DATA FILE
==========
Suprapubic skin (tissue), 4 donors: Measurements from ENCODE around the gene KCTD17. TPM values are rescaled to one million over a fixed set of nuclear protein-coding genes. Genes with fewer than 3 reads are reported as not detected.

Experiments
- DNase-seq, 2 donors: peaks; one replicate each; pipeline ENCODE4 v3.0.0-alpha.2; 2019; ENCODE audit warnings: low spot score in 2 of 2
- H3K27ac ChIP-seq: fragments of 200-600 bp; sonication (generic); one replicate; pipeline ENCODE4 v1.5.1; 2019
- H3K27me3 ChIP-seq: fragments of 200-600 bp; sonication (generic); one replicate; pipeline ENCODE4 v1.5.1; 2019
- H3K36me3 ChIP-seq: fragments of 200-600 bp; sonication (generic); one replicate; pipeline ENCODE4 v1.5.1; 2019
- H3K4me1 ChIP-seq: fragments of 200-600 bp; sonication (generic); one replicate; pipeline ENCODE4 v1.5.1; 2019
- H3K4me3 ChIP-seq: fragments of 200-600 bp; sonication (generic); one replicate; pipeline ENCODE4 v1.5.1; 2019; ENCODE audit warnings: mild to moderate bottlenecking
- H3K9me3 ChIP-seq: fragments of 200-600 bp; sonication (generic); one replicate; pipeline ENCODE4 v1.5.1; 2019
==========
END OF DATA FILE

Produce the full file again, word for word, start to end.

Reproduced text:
Suprapubic skin (tissue), 4 donors: Measurements from ENCODE around the gene KCTD17. TPM values are rescaled to one million over a fixed set of nuclear protein-coding genes. Genes with fewer than 3 reads are reported as not detected.

Experiments
- DNase-seq, 2 donors: peaks; one replicate each; pipeline ENCODE4 v3.0.0-alpha.2; 2019; ENCODE audit warnings: low spot score in 2 of 2
- H3K27ac ChIP-seq: fragments of 200-600 bp; sonication (generic); one replicate; pipeline ENCODE4 v1.5.1; 2019
- H3K27me3 ChIP-seq: fragments of 200-600 bp; sonication (generic); one replicate; pipeline ENCODE4 v1.5.1; 2019
- H3K36me3 ChIP-seq: fragments of 200-600 bp; sonication (generic); one replicate; pipeline ENCODE4 v1.5.1; 2019
- H3K4me1 ChIP-seq: fragments of 200-600 bp; sonication (generic); one replicate; pipeline ENCODE4 v1.5.1; 2019
- H3K4me3 ChIP-seq: fragments of 200-600 bp; sonication (generic); one replicate; pipeline ENCODE4 v1.5.1; 2019; ENCODE audit warnings: mild to moderate bottlenecking
- H3K9me3 ChIP-seq: fragments of 200-600 bp; sonication (generic); one replicate; pipeline ENCODE4 v1.5.1; 2019